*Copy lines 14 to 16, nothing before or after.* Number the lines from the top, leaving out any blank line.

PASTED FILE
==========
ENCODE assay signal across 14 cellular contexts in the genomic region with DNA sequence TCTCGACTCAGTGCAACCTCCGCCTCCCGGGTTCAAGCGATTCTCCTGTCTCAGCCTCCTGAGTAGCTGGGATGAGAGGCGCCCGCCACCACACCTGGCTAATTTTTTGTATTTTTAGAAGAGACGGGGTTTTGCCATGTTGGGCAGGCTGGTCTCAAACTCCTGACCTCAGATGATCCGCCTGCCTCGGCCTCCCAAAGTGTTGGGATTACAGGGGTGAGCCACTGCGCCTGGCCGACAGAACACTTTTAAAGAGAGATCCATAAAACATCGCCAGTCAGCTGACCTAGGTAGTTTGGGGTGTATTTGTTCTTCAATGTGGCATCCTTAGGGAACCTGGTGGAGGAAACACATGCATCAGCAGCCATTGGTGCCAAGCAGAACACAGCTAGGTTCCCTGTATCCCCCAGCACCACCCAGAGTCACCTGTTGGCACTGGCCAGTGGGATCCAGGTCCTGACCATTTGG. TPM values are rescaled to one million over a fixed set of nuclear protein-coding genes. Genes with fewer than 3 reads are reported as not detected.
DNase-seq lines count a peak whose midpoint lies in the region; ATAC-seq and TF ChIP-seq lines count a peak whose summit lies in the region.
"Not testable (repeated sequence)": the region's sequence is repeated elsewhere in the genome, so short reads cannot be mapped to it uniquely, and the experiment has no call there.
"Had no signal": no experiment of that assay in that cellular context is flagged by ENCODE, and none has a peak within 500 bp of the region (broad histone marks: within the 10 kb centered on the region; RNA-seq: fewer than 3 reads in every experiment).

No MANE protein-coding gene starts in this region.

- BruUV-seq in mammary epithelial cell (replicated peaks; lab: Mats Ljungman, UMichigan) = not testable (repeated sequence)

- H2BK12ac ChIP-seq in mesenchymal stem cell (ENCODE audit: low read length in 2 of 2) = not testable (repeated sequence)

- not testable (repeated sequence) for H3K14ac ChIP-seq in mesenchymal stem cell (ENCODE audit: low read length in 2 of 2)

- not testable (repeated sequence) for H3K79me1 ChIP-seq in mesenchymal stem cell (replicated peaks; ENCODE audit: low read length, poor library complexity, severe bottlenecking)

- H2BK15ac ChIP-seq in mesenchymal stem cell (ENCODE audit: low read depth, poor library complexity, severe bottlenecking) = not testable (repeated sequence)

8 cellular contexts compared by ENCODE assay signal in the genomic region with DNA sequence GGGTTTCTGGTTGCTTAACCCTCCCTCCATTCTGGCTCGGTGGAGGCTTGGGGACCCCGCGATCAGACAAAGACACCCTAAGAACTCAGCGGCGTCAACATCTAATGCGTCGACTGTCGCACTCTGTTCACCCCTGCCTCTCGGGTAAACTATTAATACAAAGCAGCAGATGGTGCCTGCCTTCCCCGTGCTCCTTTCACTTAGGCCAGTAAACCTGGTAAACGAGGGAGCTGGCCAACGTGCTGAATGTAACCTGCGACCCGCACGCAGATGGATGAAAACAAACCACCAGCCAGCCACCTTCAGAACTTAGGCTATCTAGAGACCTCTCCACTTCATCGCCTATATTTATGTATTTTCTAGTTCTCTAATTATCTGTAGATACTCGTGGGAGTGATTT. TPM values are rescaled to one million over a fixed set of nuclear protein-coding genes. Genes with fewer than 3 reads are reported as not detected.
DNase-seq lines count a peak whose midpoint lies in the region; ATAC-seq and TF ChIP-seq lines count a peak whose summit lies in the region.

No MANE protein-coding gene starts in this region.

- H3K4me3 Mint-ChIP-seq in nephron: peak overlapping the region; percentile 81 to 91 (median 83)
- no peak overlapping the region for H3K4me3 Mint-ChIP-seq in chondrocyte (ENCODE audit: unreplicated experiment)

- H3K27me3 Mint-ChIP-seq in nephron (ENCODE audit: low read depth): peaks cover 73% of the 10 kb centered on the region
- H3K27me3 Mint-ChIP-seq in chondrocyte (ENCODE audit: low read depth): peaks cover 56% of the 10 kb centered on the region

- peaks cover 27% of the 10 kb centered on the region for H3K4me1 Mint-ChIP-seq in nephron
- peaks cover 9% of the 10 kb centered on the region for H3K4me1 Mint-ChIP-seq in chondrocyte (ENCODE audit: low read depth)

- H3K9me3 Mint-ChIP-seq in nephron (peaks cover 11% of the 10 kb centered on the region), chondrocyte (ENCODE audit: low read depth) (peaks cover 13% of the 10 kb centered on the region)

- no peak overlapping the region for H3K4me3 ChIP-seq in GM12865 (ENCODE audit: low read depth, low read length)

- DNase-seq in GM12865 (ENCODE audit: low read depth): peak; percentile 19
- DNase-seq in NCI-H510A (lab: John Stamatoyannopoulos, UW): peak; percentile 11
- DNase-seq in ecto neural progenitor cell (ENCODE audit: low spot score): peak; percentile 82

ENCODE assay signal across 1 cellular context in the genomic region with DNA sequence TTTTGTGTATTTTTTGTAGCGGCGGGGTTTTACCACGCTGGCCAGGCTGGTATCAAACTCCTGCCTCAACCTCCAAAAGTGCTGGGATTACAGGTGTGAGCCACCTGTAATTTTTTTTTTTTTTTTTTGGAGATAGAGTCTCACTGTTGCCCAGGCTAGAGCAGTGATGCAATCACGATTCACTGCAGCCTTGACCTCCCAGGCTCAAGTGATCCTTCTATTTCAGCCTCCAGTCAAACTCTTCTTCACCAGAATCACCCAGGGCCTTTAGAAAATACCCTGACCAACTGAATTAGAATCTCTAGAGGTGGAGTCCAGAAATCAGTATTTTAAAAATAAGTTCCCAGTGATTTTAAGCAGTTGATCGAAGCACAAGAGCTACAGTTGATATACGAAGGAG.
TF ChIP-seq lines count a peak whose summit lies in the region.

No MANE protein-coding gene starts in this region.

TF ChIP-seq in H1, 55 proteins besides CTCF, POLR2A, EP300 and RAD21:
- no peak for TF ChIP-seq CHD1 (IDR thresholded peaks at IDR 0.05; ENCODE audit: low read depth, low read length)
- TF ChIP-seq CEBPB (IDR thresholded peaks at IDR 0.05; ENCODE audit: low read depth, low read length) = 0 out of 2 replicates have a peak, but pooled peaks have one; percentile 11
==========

- H3K4me3 Mint-ChIP-seq in nephron: peak overlapping the region; percentile 81 to 91 (median 83)
- no peak overlapping the region for H3K4me3 Mint-ChIP-seq in chondrocyte (ENCODE audit: unreplicated experiment)

- H3K27me3 Mint-ChIP-seq in nephron (ENCODE audit: low read depth): peaks cover 73% of the 10 kb centered on the region